You might be wondering why I’ve specified ‘natural’ jelly here. Well, that’s because the average store bought jelly is rather toxic, packed with petroleum derived chemical colouring, harmful stabilisers, factory farmed animal gelatin and carcinogenic fake sugars. It’s crazy what’s going on, and I’ve profiled the best selling jelly brand and flavour here, to show you what’s really in it!
To make a natural jelly you have 2 options for setting it.
Option 1: Agar agar powder / flakes.
A vegetarian option, seaweed derived and very high fiber. 2 cups of liquid will need 2 teaspoons of powder or 2 tablespoons of flakes, to set the liquid. Dissolve the agar agar into a little water first before heating and then add liquids and heat to a simmer, and then pour into moulds. Agar agar is available here on line in Australia, or extensively through health food shops and whole food stores. If you’re vegan or vegetarian, simply substitute the quantities below, based on the amount of liquid. Agar agar sets more firmly than gelatin. Think Asian jelly dessert texture. Still, lovely things can be achieved, so no one’s missing out!
Option 2: Gelatin powder, often beef derived. Totally flavourless, otherwise that would be a little odd, wouldn’t it?
The one I trust the best is the awesome Great Lakes Gelatin Powder, as it comes from grass fed cows and is 100% single ingredient. Nothing added. This is a protein power house, packed with nourishment from a vast variety of amino acids and awesome to take into your daily smoothie or soup, or even a glass of water, if you have joint aches and pains.
1 level tablespoons sets 2 cups thin liquid to a very wobbly jelly and 2 sets it firm – great for making jelly square bites for example.
1 tablespoons sets a purée consistency like a berry purée or coconut banana purée as below.
What to do for basic jelly?
All you do is heat 1/2 a cup of your purée or liquid to a simmer. Switch off the heat. Whisk in the gelatin quickly into it. Add rest of your liquid. Once well mixed, pour into moulds and refrigerate to set for an hour for small ramekins, up to 3 hours for larger, deeper containers. There you have it. Endless flavour possibilities.
The big secret on jelly / jello making is out – IT’S EASY! If you’re in the US / Canada, click the above link to go through to their site. If you’re in Australia, you can grab some Great Lakes Gelatin here. Don’t panic at the price tag, either. I’ve made 10 batches of jelly so far, used in the odd smoothie on a busy day, and hubby been taking it daily for 2 weeks to get ready for a marathon this weekend – the jar is only half finished! Besides, worry more about the price one pays later for the freaky crystals from the supermarket.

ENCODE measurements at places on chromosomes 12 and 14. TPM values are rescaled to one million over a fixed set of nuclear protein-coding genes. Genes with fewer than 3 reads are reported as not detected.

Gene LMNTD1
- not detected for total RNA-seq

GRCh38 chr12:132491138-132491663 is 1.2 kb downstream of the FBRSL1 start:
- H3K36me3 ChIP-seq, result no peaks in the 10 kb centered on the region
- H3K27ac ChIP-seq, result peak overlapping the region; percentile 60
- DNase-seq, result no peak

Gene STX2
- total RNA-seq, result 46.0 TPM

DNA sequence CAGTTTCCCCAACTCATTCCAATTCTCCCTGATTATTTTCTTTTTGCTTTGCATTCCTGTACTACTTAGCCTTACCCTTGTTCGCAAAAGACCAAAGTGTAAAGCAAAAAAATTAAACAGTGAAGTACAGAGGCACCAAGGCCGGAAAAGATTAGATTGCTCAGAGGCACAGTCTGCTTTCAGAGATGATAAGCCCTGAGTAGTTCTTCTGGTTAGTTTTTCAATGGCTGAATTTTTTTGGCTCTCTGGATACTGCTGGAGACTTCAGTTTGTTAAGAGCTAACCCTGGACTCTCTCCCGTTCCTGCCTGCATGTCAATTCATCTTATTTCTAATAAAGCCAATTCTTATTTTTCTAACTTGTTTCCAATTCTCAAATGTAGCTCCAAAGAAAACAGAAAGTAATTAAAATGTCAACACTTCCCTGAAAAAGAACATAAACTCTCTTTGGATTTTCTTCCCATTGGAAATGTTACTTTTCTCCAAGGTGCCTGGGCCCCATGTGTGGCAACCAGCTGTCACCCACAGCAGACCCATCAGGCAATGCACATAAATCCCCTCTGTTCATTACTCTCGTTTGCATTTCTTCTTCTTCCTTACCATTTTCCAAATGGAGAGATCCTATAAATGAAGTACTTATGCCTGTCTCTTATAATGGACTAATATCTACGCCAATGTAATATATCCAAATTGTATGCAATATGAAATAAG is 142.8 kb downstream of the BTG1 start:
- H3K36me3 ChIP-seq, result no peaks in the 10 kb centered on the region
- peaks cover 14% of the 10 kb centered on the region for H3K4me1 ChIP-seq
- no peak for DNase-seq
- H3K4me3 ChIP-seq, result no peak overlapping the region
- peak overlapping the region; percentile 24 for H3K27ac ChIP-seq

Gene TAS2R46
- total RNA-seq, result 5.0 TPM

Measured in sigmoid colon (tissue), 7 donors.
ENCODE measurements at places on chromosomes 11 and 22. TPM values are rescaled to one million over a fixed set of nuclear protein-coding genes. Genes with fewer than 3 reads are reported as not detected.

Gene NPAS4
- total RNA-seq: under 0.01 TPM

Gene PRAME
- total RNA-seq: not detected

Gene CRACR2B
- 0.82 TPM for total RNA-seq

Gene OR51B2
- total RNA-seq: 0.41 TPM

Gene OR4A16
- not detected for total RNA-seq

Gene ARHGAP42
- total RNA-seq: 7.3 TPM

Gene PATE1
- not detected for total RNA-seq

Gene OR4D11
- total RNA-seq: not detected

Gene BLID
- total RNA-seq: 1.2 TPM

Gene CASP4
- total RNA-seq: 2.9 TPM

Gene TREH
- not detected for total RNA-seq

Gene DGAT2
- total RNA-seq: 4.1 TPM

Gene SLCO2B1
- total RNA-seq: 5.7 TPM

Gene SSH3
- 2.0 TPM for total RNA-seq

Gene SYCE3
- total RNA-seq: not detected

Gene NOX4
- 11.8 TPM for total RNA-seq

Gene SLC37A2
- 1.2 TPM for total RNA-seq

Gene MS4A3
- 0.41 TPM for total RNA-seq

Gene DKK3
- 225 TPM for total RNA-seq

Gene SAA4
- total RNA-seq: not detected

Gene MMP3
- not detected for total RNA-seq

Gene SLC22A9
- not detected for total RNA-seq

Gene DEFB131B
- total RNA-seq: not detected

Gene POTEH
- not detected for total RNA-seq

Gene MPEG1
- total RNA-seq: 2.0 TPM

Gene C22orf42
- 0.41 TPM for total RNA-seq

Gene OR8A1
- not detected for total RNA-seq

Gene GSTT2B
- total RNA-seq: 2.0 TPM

So, while I’ve given you the basic 2 setting ratios and methods for jelly above, I’ve created 3 more, delicious jellies today to inspire you to push the limits on your own creations. So easy. So delicious. So definitely, without a doubt, additive free!
Banana Smoothie Pudding Jelly
Say no more, right? Show me a baby that wouldn’t devour this pudding-like jelly, packed with nourishment. Show me the kids that wouldn’t down this at breakfast? Show me the ME who couldn’t stop dipping into the stash, to the point of practically having none left to photograph today. Who me?
Calming Chamomile and Apple Jelly
As this jelly is a boring colour (to kids), you could add 15ml liquid chlorophyll to get a more vibrant green colour, or do what I did, and get creative on the garnish top, alternating little wedges of fresh green and red skinned apples.
Either way, with all that lovely camomile and blood sugar levelling cinnamon, it’s a great companion to the apple’s fructose component and a really refreshing, cleansing jelly. My husband says it would do well with gin, but that’s perhaps not suited to this post so I’ll leave that there.
Pear and Beetroot Jelly
No, there’s no typo. Pear jelly is the most boring colour – it’s kind of brown. Seeing as a few of you might be trying to compete with the petroleum derived, brightly coloured carcinogens for your family’s approval of wholefoods, I reached for the beetroot powder from Herbie’s for this one, to give a gorgeous purply pink colour. You could of course just juice a half beetroot in the mix of making your fresh pear juice, for the same result. Up to you!So there you have it. Basic jelly procedure for gelatin and agar agar and 3 exciting flavours to try. It’s such a wonderful way to get great nutrition and a real treat at the same time. Especially if you have a fussy eater. These are gorgeous natural puddings for all and, thanks to being inspired to create a few for you guys, we now have a stash to last the whole week in our fridge!
Please try and use fresh squeezed, unpasteurised juices, or puréed smoothies of fresh fruit and nut milk or coconut. Bottled juices for jelly sadly have little nutrition and a whole lot of fructose, and while it’s still miles better than a fake sweetener in a supermarket jelly, fresh squeezed either yourself, or brought home from a juice bar will be the best treat of all.
Don’t forget to ask any questions or leave comments about your own jelly / jello efforts. Look forward to hearing about your jelly making successes, too!
(my little guy wanted to be in one of the pics. Subsequently, this pear and beetroot jelly mysteriously disappeared.)
Real Food. Happy Bodies.